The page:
EconoFact | By Tara Watson (PhD '03), Associate Professor of Economics at Williams College. Watson served as Deputy Assistant Secretary for Microeconomic Analysis in the U.S. Treasury Department from 2015-2016.
Russell Sage Foundation | The Russell Sage Foundation announced four new awards from its small grant competition in intergenerational mobility, three of which will support research by Harvard Inequality & Social Policy affiliates:
Ellora Derenoncourt (Harvard University) Did Great Migration Destinations become Mobility Traps? Ellora Derenoncourt is a PhD candidate in Economics.
Ryan D. Enos (Harvard University) Do Public Works Programs Increase Intergenerational Mobility? Evidence from the Works Progress Administration Ryan Enos is Associate Professor of Government.
James J. Feigenbaum (Princeton University), Maximillian Hell (Stanford University), and Robert Manduca (Harvard University) The American Dream in the Great Depression: Absolute Income Mobility in the United States, 1915-1940 James Feigenbaum (Harvard PhD '16) is a postdoctoral research fellow in the Industrial Relations Section at Princeton University. In fall 2017 he will join the Boston University faculty as Assistant Professor of Economics. Maximillian Hell is a PhD candidate in Sociology at Stanford University. Robert Manduca is a PhD candidate in Sociology & Social Policy at Harvard University.
Harvard Kennedy School PolicyCast | Professor David Deming (PhD '10) sits down with PolicyCast host Matt Cadwallader to talk about his new Harvard Kennedy School course, The Causes and Consequences of Inequality (SUP-206). If traditional jobs like manufacturing aren’t coming back, how can the economy adapt? How can the American education system better prepare the next generation for the needs of the modern economy? Deming's research grapples with these questions.
The Economist | Cites Todd Rogers, Associate Professor at Harvard Kennedy School. Also features work in which Elizabeth Linos (PhD '16) of Behavioural Insights Team North America participated, a collaboration with the Chattanooga Police Department to attract more minority applicants to the force. (Read a detailed account of the Chattanooga experiment, including an interview with Linos, which appeared earlier this year in Quartz).
U.S. Congress Joint Economic Commitee | Professors Robert D. Putnam and Mario L. Small (PhD '01), joined by Charles Murray of the American Enterprise Institute and Yuval Levin, editor of National Affairs, testified before the Joint Economic Committee on the potential role for social capital in addressing U.S. economic and social challenges.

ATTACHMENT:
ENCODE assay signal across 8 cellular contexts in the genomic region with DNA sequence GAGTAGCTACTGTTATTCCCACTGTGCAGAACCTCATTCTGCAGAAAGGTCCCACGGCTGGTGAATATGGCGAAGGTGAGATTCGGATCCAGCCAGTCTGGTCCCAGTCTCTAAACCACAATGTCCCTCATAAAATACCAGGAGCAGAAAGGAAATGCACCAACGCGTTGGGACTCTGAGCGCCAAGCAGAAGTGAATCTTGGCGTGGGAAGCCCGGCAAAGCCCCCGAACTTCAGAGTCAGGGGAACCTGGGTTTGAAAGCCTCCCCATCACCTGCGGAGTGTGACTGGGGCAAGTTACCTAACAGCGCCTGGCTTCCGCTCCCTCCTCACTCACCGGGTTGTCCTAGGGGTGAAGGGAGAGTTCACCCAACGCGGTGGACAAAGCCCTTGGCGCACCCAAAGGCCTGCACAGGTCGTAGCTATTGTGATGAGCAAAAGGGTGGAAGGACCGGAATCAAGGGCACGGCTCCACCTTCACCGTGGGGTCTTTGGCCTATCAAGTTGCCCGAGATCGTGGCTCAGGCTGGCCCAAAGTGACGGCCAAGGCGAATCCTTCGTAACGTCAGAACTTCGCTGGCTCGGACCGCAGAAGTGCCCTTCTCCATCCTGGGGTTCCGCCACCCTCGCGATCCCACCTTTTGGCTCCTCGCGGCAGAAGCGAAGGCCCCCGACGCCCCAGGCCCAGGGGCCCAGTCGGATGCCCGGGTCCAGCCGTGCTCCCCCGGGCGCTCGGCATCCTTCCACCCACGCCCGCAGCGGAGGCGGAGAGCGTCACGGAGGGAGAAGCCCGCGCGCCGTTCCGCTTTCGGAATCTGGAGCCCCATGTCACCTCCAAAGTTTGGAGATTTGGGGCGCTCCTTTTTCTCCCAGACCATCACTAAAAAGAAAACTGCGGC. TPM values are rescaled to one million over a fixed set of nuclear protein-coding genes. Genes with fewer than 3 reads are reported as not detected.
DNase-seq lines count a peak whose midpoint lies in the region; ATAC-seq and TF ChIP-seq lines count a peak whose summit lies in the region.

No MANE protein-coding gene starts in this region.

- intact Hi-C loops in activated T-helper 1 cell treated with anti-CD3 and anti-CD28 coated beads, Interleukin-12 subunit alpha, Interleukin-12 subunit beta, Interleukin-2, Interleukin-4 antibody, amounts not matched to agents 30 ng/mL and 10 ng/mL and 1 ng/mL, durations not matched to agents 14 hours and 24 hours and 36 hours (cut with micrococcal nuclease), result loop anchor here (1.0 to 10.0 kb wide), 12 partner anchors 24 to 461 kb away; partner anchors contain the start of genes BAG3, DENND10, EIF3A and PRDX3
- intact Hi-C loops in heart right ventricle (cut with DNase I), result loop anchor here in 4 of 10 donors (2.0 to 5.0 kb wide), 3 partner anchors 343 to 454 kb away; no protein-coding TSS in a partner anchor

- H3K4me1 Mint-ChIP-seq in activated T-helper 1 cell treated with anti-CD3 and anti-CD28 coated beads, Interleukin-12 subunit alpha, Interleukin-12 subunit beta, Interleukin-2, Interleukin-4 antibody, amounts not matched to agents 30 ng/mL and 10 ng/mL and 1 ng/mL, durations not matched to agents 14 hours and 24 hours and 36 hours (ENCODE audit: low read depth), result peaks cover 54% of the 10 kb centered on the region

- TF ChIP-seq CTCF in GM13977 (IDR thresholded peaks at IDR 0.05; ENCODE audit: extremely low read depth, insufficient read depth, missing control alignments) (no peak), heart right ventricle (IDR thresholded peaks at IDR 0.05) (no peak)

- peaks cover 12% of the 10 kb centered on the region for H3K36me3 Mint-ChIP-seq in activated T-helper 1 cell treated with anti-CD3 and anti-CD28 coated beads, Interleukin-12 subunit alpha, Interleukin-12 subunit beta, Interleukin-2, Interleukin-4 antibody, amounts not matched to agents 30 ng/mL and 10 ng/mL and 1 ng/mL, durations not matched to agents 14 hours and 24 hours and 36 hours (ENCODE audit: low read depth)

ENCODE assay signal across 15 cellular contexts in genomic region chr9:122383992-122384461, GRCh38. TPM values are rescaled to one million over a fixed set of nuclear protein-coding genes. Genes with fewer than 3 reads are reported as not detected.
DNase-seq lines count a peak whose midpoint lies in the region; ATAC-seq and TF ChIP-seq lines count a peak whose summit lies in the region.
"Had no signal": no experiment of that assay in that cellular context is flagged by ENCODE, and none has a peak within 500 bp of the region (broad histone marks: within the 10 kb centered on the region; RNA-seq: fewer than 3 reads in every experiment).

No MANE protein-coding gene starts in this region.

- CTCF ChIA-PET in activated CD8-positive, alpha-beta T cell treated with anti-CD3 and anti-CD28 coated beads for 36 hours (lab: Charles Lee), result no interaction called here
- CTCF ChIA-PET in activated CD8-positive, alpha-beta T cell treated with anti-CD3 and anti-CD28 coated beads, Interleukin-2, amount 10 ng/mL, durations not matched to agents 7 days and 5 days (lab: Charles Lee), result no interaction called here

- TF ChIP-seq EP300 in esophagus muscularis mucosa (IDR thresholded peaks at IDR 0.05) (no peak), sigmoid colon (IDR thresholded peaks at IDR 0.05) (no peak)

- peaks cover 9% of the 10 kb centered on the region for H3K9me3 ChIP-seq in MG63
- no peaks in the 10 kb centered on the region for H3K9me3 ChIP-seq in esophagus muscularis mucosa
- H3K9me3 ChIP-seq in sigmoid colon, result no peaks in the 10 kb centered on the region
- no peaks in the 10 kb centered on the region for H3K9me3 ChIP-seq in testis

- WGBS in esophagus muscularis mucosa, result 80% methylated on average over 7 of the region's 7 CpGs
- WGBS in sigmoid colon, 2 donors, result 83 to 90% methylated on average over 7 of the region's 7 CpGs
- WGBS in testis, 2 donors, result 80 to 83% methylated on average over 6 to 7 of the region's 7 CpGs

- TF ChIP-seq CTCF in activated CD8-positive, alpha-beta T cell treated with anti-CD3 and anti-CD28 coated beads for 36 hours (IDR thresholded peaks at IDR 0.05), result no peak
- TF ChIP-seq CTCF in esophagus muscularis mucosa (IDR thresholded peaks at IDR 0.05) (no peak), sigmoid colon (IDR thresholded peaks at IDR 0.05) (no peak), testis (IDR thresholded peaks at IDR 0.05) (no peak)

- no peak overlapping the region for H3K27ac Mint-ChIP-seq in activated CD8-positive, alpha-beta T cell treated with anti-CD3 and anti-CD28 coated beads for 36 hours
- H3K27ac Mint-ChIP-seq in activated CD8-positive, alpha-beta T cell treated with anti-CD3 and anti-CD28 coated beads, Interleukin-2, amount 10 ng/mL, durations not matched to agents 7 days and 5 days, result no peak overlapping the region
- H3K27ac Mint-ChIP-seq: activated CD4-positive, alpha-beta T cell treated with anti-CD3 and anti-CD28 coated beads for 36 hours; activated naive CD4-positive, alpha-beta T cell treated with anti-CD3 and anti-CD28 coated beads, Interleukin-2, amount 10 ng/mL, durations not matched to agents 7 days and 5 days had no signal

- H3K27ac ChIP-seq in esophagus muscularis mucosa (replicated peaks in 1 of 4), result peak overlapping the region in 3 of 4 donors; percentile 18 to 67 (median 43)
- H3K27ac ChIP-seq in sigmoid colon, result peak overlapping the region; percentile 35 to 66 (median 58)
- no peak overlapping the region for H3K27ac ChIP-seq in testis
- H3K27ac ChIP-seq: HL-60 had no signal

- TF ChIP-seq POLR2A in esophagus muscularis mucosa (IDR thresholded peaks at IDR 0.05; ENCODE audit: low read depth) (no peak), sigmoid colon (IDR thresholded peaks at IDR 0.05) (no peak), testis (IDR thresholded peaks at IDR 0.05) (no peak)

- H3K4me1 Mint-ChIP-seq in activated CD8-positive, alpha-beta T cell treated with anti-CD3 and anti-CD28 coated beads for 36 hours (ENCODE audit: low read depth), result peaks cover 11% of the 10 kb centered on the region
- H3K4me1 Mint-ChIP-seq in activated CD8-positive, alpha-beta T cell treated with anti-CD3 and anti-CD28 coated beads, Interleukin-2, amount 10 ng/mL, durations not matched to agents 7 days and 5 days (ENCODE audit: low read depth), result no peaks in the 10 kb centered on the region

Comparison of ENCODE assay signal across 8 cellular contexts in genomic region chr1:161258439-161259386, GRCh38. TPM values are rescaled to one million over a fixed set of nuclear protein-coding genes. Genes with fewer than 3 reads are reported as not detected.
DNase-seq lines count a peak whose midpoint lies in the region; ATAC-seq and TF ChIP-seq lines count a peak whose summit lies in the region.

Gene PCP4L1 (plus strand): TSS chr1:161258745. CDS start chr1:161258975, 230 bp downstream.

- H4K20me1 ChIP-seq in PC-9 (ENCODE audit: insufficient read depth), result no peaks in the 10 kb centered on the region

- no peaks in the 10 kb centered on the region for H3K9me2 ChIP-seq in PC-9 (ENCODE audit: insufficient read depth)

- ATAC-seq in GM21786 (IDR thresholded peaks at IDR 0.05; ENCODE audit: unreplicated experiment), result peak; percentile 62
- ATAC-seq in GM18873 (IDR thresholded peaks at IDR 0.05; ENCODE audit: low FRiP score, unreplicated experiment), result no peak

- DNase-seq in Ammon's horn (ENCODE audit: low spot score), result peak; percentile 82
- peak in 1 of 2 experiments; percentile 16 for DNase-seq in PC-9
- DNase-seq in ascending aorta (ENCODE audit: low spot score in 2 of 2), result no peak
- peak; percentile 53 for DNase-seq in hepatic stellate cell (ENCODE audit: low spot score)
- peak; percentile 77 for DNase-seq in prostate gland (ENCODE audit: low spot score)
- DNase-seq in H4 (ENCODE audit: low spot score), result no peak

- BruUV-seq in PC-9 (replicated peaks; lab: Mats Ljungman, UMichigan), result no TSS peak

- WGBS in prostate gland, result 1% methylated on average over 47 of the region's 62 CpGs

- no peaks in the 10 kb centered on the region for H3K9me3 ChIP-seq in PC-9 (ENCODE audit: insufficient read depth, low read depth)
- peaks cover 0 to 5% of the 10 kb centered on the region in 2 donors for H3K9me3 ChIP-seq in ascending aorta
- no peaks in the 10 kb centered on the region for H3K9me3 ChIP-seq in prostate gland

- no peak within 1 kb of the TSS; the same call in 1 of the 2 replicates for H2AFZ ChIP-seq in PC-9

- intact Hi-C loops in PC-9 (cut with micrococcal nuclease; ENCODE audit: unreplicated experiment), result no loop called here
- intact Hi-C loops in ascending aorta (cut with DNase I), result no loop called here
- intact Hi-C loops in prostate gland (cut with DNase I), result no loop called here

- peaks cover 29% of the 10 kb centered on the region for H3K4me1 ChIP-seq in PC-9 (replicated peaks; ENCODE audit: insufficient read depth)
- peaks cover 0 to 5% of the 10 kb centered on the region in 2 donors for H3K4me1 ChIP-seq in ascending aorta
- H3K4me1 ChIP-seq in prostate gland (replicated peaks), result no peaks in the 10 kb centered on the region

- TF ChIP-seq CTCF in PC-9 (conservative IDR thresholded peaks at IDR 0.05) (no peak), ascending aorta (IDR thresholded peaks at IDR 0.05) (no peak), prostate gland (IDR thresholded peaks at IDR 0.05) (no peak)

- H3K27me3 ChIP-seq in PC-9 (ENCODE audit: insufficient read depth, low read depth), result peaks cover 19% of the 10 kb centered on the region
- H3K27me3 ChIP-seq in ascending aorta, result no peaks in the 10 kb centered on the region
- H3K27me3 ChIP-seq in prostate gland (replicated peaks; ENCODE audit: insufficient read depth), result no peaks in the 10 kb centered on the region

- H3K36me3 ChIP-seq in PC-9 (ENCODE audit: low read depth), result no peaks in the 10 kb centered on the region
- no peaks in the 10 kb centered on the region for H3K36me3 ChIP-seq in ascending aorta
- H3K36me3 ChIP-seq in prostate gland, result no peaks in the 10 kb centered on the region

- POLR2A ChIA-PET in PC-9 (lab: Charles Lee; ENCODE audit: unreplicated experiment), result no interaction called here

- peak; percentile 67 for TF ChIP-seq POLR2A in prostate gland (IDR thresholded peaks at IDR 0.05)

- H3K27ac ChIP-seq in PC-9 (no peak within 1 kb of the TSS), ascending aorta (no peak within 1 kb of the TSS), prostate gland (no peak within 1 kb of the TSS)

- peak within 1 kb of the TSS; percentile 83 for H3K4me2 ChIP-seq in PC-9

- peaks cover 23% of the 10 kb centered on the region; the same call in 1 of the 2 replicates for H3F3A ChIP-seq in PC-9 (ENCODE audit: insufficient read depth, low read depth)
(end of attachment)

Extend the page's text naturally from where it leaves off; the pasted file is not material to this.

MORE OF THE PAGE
Robert Putnam, Peter and Isabel Malkin Professor of Public Policy, focused on two generational concerns: why social capital matters in narrowing the opportunity gap among today's children, and what a boomer generation "aging alone" portends for U.S. eldercare costs in the years ahead. Read Robert Putnam testimony
Mario Small, Grafstein Family Professor of Sociology, discussed the evidence that "early education and childcare programs may be an especially effective venue to help low-income parents generate social capital,"..." that this social capital is beneficial, and that there is reason to believe that targeted interventions may help such programs maximize these benefits." Read Mario Small testimony
Gov Innovator Podcast | Andy Feldman (PhD '07) interviews Carrie Conaway (AM '01), Chief Strategy and Research Officer for the Massachusetts Department of Elementary and Secondary Education. Conaway was recently appointed by President Barack Obama to the National Board for Education Sciences. Feldman is currently a visiting fellow with the Center for Children and Families at the Brookings Institution.
Washington Post | By Vanessa Williamson and Theda Skocpol. Vanessa Williamson (PhD '15) is a fellow in governance studies at the Brookings Institution and author of the new book Read My Lips: Why Americans Are Proud to Pay Taxes (Princeton University Press, 2017). Theda Skocpol is the Victor S. Thomas professor of government and sociology at Harvard University and director of the Scholars Strategy Network.
The 74 | Professor David Deming (PhD '10) on the lasting benefits of Head Start, school accountability, and integration. Deming is a professor at the Harvard Kennedy School and Harvard Graduate School of Education.
The Atlantic—CityLab | Two Yale professors—Inequality & Social Policy alum Vesla Weaver (PhD '07) and Tracey Meares of Yale Law School—are using immersive technology to enable connections between communities of color in low-income neighborhoods across four U.S. cities. In summer 2017, Weaver joins the faculty of Johns Hopkins University as Bloomberg Distinguished Associate Professor of Political Science and Sociology.
The New York Times | Providing perspective: Harvard's Jennifer Hochschild, Henry LaBarre Jayne Professor of Government and Professor of African and African American Studies; and alumna Vesla Weaver (PhD '07), Professor of Political Science at Yale University.